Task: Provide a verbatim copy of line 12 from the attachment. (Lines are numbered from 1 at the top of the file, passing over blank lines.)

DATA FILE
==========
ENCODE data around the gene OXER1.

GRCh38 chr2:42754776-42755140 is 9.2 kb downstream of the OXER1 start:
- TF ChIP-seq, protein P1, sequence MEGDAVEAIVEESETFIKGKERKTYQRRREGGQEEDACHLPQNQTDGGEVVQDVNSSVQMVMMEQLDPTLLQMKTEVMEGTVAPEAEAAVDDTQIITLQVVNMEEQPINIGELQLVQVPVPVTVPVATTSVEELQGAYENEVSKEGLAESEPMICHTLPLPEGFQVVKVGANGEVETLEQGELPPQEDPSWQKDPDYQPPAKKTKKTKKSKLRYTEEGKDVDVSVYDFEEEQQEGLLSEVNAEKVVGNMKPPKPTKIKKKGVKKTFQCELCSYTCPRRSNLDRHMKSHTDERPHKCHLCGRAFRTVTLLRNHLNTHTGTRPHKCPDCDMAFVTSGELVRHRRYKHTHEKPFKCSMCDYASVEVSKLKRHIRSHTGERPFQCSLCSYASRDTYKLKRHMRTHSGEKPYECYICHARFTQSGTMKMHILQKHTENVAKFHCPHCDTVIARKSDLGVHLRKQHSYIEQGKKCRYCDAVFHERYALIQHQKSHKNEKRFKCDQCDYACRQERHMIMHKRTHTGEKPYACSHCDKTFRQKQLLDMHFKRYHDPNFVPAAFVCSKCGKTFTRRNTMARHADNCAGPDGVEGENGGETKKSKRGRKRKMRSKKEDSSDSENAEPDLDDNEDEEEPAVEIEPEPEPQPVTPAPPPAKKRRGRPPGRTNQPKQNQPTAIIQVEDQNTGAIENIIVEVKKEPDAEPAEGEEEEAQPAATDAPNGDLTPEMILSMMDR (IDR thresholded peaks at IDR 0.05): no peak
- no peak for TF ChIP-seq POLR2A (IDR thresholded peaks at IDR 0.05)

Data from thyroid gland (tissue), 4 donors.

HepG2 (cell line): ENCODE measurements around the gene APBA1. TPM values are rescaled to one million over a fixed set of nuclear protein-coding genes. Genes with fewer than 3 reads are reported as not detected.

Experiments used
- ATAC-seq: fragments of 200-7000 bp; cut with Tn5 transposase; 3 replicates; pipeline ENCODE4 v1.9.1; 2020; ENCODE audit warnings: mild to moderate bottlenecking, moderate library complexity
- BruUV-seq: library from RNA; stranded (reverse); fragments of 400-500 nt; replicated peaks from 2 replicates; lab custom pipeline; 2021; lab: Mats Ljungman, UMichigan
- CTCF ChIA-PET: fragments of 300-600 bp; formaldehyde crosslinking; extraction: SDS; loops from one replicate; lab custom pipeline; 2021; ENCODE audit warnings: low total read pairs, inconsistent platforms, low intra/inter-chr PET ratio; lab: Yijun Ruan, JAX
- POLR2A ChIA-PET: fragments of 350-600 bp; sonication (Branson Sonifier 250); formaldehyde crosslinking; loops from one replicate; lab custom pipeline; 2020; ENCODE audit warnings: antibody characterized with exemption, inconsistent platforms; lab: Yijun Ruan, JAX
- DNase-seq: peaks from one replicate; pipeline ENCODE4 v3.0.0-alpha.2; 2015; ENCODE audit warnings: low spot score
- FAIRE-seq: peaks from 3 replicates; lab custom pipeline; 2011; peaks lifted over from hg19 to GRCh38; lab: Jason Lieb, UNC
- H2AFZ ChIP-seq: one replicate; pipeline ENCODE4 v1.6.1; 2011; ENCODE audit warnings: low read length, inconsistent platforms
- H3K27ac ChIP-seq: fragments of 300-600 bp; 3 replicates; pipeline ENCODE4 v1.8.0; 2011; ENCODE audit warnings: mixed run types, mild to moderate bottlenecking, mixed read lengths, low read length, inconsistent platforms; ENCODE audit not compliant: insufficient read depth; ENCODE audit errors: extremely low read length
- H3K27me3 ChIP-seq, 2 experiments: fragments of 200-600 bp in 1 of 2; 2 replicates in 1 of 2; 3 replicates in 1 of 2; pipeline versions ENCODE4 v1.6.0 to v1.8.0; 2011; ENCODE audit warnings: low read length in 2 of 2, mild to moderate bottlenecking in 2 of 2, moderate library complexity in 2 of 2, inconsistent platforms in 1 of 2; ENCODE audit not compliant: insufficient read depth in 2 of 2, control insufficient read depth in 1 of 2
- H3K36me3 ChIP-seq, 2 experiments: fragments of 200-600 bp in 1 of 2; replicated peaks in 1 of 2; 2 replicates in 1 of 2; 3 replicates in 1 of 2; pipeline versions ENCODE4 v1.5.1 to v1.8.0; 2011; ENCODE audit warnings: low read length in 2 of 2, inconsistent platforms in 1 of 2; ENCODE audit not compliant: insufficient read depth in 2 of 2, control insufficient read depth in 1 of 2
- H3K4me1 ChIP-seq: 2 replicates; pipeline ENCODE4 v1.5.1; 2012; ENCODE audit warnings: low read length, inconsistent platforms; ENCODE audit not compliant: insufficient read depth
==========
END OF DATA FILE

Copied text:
- DNase-seq: peaks from one replicate; pipeline ENCODE4 v3.0.0-alpha.2; 2015; ENCODE audit warnings: low spot score